Issues and Ideas in Civil Debate:
Economy. Israel. Iran. Leadership. Our Future.
Democracy demands an educated and informed electorate
Larry Greenfield – The case for Governor Romney
Rabbi Elliot Dorff – The case for President Obama
David A. Lehrer – Moderator
“With great privilege comes great responsibility.” One of our privileges is the privilege to vote – to express our feelings about the world through our choices – and should be entered into with care and effort. If we do not, we might well lose that privilege.
Many in the world are denied the chance to choose their leaders. The only thing that denies us the chance to vote is our own actions.
Jewish history and the meaningful memories of our recent past, much less our long story as a people, does and should inform our considerations. Children of Jewish Holocaust Survivors has built an organization which has looked at contemporary issues in America, Israel and the world with perspective and care, precisely because we are wiser when we think about the news of day in context.
Since 1980, about 30 percent of the Jewish voters can be described as swing voters. In the 2012 election Jewish concerns need to be addressed to attract the support of Jewish voters. What do Jewish voters want? How much does Israel factor in the Jewish vote? Which party represents and addresses Jewish concerns? In close presidential elections, swing voters hold the balance of power. Consequently, neither party can take the Jewish vote for granted.
He was senior policy adviser to Meg Whitman for Governor and is presently national security adviser to Elizabeth Emken for U.S. Senate.
Larry is currently fellow in American studies at the Claremont Institute for the Study of Statesmanship & Political Philosophy, and senior fellow of the American Freedom Alliance. He comments frequently in the media and is writing a book on American politics.
Larry hails from Encino, and was a boyhood friend of Daniel Pearl. He earned his BA at UC Berkeley and his law degree at Georgetown, where he worked on an arrest warrant for Yasir Arafat. Larry enlisted and served in United States Naval Intelligence Reserves.
A Wexner Fellow, Larry has a long record of service to the Jewish community, as VP of the Jewish Community Foundation and director of the Israel Cancer Research Fund among many posts. He serves on the boards of the Israel – Christian Nexus and the
Endowment for Middle East Truth.
Rabbi Elliot Dorff, Ph.D. is AJU’s Rector and Sol & Anne Dorff Distinguished Service Professor in Philosophy. For more than
thirty years as a Visiting Professor, he has taught a course on Jewish law at UCLA School of Law.
Rabbi Dorff was awarded the Journal of Law and Religion’s Lifetime Achievement Award and holds three honorary doctoral degrees.
Rabbi Dorff is Chair of the Conservative Movement’s Committee on Jewish Law and Standards and served on the editorial committee of Etz Hayim, the new Torah commentary for the Conservative Movement. He has chaired three scholarly organizations: the Academy of Jewish Philosophy, the Jewish Law Association, and the Society of Jewish Ethics. He is also Immediate Past President of the Academy of Judaic, Christian, and Islamic Studies. In Spring 1993, he served on the Ethics Committee of Hillary Rodham Clinton’s Health Care Task Force.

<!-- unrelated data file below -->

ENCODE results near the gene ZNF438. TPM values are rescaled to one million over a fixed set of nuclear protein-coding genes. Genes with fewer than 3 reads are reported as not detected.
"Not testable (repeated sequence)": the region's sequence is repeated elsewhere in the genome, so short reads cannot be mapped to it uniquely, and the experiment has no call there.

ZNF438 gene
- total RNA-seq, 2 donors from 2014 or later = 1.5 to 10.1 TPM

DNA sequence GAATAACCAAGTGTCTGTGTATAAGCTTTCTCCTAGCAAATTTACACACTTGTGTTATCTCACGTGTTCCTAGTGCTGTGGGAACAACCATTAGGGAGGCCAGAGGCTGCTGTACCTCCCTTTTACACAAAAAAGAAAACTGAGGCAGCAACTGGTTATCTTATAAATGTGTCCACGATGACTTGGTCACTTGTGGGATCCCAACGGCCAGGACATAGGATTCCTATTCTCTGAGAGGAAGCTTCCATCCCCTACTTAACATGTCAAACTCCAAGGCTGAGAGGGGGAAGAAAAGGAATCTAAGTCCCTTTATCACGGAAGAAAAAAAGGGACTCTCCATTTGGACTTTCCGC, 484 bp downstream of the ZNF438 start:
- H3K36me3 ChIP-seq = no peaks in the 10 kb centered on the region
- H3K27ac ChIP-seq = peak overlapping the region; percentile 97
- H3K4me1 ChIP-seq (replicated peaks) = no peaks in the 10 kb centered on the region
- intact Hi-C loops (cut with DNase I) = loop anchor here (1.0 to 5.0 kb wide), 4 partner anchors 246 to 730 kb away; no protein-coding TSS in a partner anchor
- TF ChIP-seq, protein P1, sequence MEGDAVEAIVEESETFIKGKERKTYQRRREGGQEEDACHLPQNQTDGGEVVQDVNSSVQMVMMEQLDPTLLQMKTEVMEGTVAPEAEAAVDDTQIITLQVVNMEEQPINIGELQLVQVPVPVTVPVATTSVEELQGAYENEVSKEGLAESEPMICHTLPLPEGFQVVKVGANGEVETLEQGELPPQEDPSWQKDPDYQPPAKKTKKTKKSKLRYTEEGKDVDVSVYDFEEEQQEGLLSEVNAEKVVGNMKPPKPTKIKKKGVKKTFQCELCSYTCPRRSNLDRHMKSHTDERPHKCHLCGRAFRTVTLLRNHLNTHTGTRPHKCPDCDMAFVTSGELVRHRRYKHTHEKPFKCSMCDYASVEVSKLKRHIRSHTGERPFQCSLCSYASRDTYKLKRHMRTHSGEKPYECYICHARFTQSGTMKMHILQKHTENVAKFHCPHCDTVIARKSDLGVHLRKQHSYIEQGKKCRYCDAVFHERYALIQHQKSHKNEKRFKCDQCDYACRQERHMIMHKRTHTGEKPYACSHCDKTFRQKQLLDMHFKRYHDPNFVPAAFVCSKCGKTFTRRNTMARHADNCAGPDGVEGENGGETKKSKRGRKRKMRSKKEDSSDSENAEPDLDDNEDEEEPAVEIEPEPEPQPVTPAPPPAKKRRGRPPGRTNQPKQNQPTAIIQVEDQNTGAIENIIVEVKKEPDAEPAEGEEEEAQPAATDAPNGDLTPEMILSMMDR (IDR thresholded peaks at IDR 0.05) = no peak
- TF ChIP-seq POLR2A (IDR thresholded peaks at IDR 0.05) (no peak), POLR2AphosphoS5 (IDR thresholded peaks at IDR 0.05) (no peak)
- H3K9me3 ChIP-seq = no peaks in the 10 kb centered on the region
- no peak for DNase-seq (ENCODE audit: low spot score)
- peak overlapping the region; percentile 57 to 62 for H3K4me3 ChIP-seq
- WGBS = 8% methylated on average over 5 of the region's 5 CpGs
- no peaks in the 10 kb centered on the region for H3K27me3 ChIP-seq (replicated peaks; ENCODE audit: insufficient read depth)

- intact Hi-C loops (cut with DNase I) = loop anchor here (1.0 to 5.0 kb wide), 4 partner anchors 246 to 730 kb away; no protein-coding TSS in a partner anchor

In March 1997 and May 1999, he testified on behalf of the Jewish tradition on the subjects of human cloning and stem cell research before the President’s National Bioethics Advisory Commission. In 1999 and 2000 he was part of the Surgeon General’s commission to draft a Call to Action for Responsible Sexual Behavior; and from 2000 to 2002 he served on the National Human Resources Protections Advisory Commission, charged with reviewing and revising the federal guidelines for protecting human subjects in research projects. Rabbi Dorff is also a member of an advisory committee for the Smithsonian Museum of Natural History on the social, ethical, and religious implications of their exhibits.
Rabbi Dorff currently serves on the Board of Rabbis for Obama as Vice-President.
David A. Lehrer is the president of Community Advocates, Inc., a Los Angeles based human relations organization chaired by former mayor Richard J. Riordan. For twenty seven years he served locally with the Anti-Defamation League, as both its counsel and its regional director.
Mr. Lehrer is a Phi Beta Kappa graduate of UCLA where he received a B.A. in Political Science. He attended UCLA Law School and earned a Juris Doctor degree and admission to the bar in 1973.
He has been interviewed on his activities by publications ranging from the Los Angeles Times, the New York Times, and the London Times, to the Wall Street Journal, Business Week and Newsweek. He has appeared on numerous national news broadcasts including the ABC Network programs Nightline and Good Morning America, and National Public Radio’s All Things Considered and Morning Edition. His essays have appeared in various publications including the Los Angeles Times, the Los Angeles Daily News, and other newspapers across the country.
In 1997, he was appointed by then Mayor Riordan to the Board of Library Commissioners of Los Angeles and served for two years as its president, overseeing the 67-branch Los Angeles Public Library system with an annual budget approaching $90 million.
Community Advocates has partnered with two major Los Angeles media outlets to amplify its message on civil rights issues—with KCET’s public affairs broadcast Life & Times it broadcast weekly segments of The Kitchen Table; it teams with Airtalk, on NPR’s KPCC, to produce quarterly Critical Issues Seminars that are broadcast to the largest local public radio audience.
He is married to Dr. Ariella Lehrer and is the father of four children—Eli, Jonah, Rachel and Leah—and three grandchildren.